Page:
Look at Figure 3 in this Kivilsild et al (2003) study for the supporting figures on M269 among the various groups studied. 13 of 35 Lambadi in Andhra Pradesh were M269+, for example. The Lambadi speak Lambadi, which is a branch of Rajasthani, an Indo-European language.

It is interesting that R1b1b2 was the most frequent y haplogroup among the Lambadi men sampled. Of 35 Lambadi tested, 13 were R1b1b2, and only 3 were R1a. 6 were L1; 6 were C*; 3 were H1; 2 were J2*; 1 was F*; and 1 was P*.
« Last Edit: July 22, 2010, 09:12:22 AM by rms2 » Logged

Jean M
Guru
*****
Offline Offline

Posts: 1253


« Reply #7 on: July 23, 2010, 05:15:50 AM »

I suppose that I should mention this in P of E, as it seems a common misconception that R1b1b2 did not reach India at all.
Logged
argiedude
Old Hand
****
Offline Offline

Posts: 146


« Reply #8 on: July 26, 2010, 10:27:40 PM »

Sengupta's 2006 study of India included 176 Pakistanis and 728 Indians, for a total of 904 samples. It found 9 M269+ samples, or 1% R1b1b2. 8 had 393=12 and 7 of these 8 also had 461=11, indicating that at least 7 of the M269+ were practically guaranteed to be P310- (probably all 8).

The 9th sample had 393=14 and 461=12, so it was likely a P310+. This 9th sample came from north Pakistan.
Logged

y-dna: R1b L21
mtdna: U5
Maliclavelli
Guru
*****
Online Online

Posts: 2103


« Reply #9 on: July 27, 2010, 01:10:04 AM »

Of course I think that these few R1b1b2a (1%) in India are due to a wave of advance from West. The percentage of R1b1b2a is decreasing going to East. If West Asia/Middle East was its origin we should expect a similar percentage Westward and Eastward, "il che non è", how we say in Italian.
Then all these places (except Western Europe) lack all the subclades and you demonstrated that Italy has the highest presence and variance of R-L51+.
I have always thought that also R1b1* came to North Africa from Italy and not from Middle East. Unfortunately I haven't your last spreadsheet which enjoys Sam Vass, I don't understand why.
« Last Edit: July 27, 2010, 04:51:19 AM by Maliclavelli » Logged

Maliclavelli


YDNA: R-S12460


MtDNA: K1a1b1e

rms2
Board Moderator
Guru
*****
Offline Offline

Posts: 5023


« Reply #10 on: July 27, 2010, 08:14:11 AM »

Of course I think that these few R1b1b2a (1%) in India are due to a wave of advance from West. The percentage of R1b1b2a is decreasing going to East. If West Asia/Middle East was its origin we should expect a similar percentage Westward and Eastward, "il che non è", how we say in Italian.
Then all these places (except Western Europe) lack all the subclades and you demonstrated that Italy has the highest presence and variance of R-L51+.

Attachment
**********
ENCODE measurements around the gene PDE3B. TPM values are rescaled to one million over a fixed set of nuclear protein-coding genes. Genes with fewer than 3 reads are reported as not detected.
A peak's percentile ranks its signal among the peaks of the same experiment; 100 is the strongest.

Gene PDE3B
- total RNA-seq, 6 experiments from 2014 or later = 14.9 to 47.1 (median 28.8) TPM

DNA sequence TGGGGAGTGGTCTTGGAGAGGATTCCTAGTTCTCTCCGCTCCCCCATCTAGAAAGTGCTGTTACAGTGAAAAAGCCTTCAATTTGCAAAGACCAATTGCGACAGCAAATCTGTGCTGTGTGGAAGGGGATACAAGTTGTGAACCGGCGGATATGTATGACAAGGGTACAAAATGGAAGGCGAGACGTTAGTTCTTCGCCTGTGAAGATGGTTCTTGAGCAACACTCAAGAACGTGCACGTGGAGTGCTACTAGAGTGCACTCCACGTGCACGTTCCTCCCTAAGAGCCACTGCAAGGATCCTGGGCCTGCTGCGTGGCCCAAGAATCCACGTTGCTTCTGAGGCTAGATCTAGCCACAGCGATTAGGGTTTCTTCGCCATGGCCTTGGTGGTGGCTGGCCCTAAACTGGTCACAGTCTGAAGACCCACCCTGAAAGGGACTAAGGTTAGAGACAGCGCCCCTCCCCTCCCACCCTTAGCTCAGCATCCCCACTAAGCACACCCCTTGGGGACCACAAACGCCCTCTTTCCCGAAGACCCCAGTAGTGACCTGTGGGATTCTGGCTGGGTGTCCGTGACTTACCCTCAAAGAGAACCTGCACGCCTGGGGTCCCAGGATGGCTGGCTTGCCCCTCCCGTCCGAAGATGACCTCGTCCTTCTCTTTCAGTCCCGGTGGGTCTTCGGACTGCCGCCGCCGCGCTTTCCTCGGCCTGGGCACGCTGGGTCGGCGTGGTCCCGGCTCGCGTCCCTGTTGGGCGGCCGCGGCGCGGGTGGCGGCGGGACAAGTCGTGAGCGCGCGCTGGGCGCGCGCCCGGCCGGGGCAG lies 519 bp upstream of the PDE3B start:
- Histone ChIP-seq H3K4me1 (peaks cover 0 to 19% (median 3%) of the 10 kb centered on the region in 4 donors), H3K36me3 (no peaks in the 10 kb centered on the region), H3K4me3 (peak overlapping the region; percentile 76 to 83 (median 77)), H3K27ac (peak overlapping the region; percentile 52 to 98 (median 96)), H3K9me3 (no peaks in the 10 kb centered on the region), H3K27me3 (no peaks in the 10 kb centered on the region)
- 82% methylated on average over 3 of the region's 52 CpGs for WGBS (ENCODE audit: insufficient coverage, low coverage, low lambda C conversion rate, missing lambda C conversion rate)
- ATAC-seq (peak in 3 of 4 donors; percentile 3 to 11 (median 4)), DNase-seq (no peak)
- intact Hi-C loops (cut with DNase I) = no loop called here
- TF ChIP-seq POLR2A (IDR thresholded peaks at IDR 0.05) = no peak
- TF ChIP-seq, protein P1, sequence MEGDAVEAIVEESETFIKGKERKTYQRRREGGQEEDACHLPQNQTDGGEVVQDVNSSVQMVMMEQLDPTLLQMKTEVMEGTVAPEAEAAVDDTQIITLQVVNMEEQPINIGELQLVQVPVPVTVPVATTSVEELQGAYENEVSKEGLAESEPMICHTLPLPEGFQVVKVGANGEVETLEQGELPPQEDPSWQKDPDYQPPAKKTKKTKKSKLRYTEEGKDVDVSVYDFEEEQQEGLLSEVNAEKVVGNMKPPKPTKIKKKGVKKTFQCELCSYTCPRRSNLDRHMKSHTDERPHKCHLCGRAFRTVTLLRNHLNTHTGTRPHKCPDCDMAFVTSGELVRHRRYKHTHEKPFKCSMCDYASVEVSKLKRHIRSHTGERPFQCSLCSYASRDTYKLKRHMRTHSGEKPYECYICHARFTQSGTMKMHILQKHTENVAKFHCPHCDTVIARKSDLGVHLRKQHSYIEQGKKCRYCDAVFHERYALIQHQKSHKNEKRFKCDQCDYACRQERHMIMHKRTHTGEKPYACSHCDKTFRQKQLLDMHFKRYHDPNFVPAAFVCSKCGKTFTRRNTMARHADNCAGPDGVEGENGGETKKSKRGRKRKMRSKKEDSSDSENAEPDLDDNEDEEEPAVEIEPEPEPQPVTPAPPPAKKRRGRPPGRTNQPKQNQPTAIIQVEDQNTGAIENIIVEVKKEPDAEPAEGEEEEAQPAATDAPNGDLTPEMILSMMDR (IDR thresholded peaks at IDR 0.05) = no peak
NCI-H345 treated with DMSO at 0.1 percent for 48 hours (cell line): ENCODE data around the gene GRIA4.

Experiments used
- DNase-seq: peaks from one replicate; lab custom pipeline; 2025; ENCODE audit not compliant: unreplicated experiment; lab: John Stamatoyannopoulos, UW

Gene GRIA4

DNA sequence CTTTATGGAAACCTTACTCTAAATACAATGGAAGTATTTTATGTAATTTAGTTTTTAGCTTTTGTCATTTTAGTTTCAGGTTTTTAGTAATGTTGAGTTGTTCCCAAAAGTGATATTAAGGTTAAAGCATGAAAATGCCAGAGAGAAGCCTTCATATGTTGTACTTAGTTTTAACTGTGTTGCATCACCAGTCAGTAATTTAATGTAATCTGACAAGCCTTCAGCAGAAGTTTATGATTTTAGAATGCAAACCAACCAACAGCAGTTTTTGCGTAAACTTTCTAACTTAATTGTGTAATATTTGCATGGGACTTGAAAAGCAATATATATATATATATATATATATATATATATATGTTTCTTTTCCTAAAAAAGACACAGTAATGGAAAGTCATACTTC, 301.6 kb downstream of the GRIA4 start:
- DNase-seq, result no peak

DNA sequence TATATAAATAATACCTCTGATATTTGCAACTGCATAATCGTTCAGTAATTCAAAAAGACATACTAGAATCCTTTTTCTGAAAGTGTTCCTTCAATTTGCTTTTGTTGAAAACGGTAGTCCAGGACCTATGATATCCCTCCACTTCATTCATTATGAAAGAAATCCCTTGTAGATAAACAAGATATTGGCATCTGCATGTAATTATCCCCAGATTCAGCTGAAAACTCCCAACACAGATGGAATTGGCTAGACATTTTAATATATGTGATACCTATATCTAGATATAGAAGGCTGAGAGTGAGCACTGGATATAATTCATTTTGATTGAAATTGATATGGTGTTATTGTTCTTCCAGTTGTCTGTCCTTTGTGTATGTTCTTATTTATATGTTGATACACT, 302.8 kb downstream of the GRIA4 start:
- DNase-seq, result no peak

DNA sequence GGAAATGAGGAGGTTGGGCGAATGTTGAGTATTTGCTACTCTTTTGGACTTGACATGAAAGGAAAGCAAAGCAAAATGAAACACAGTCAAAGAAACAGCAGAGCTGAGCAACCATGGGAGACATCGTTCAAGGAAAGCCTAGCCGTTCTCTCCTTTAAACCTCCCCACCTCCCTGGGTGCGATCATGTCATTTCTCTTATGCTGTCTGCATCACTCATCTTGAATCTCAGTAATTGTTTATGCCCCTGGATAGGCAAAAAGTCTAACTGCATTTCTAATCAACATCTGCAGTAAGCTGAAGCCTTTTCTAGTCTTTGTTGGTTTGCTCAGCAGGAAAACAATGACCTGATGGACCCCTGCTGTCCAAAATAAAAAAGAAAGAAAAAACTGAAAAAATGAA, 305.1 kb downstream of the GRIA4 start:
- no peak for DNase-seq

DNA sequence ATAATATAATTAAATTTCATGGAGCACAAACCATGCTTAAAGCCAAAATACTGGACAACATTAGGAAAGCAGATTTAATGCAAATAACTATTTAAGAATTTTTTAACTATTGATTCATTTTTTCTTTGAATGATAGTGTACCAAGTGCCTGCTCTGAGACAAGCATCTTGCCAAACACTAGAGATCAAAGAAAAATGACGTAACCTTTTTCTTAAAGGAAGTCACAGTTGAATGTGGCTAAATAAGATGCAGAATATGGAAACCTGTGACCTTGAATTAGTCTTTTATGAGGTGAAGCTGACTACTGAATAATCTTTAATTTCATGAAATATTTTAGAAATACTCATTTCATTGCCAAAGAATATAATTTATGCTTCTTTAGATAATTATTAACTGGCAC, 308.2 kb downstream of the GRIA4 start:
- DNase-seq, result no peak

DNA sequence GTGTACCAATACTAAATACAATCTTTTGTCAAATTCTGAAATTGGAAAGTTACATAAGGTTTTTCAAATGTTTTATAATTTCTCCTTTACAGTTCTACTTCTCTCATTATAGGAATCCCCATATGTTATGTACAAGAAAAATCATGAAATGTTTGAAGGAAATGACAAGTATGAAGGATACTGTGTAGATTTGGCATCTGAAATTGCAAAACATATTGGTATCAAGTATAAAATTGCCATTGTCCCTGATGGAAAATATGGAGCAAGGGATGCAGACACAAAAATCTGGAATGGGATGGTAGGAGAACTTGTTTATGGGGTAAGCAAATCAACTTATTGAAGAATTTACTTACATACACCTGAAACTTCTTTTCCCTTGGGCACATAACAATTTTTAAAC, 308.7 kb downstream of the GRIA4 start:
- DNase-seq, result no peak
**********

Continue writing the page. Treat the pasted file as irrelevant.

I have always thought that also R1b1* came to North Africa from Italy and not from Middle East. Unfortunately I haven't your last spreadsheet which enjoys Sam Vass, I don't understand why.

By that same logic, if R1b1b2 spent the LGM in Italy, then we should see R1b1b2 radiating outward from that center, with loads of western R1b1b2 in the nearby Balkans. There should at least be copious amounts of it right across the Adriatic.

I don't think the relative lack of R1b1b2 in India and Pakistan says much much at all about the origin of R1b1b2. It just says there isn't much R1b1b2 in India and Pakistan.
« Last Edit: July 27, 2010, 08:25:34 AM by rms2 » Logged

Maliclavelli
Guru
*****
Online Online

Posts: 2103


« Reply #11 on: July 27, 2010, 10:00:15 AM »

I haven't ever spoken of LGM for the Italian Refugium, but of Younger Dryas. Italy was the couche of R1b1* till R-L51+. R-L51+ began to expand from Italy to North (eastward and westward the Alps): there is a map of Argiedude that demonstrates, I think, that that expansion happened when North-Adriatic was yet submerged at the Croatia level. That R1b1b2a is massive in Italy (the paper of Ferri on Modena: R1b=67,7% and 15/16% is R1b1b2a) is demonstrated, and also in Central Europe, I think from Italy. Of course Balkans have had the previous expansion, I think always from the Italian Refugium, of R1a-M420 (see the last posts of Argiedude), which expanded to East and probably Balkans were a Refugium of hg. I. But the presence of R1b1b2a among Aromuns is massive (whichever is its origin: from Romans or ancient Balkans): the Aromuns mtDNA seems rooted in the Balkans more than from Italy/Rhine Valley. But Balkans have an R1b1b2a cluster, that that Argiedude named
the "Balkan cluster" with DYS385=11,11. I think having demonstrated that this cluster is more ancient in Italy: see Risso I put on Ysearch from SMGF.
« Last Edit: July 27, 2010, 10:01:55 AM by Maliclavelli » Logged

Maliclavelli


YDNA: R-S12460


MtDNA: K1a1b1e

rms2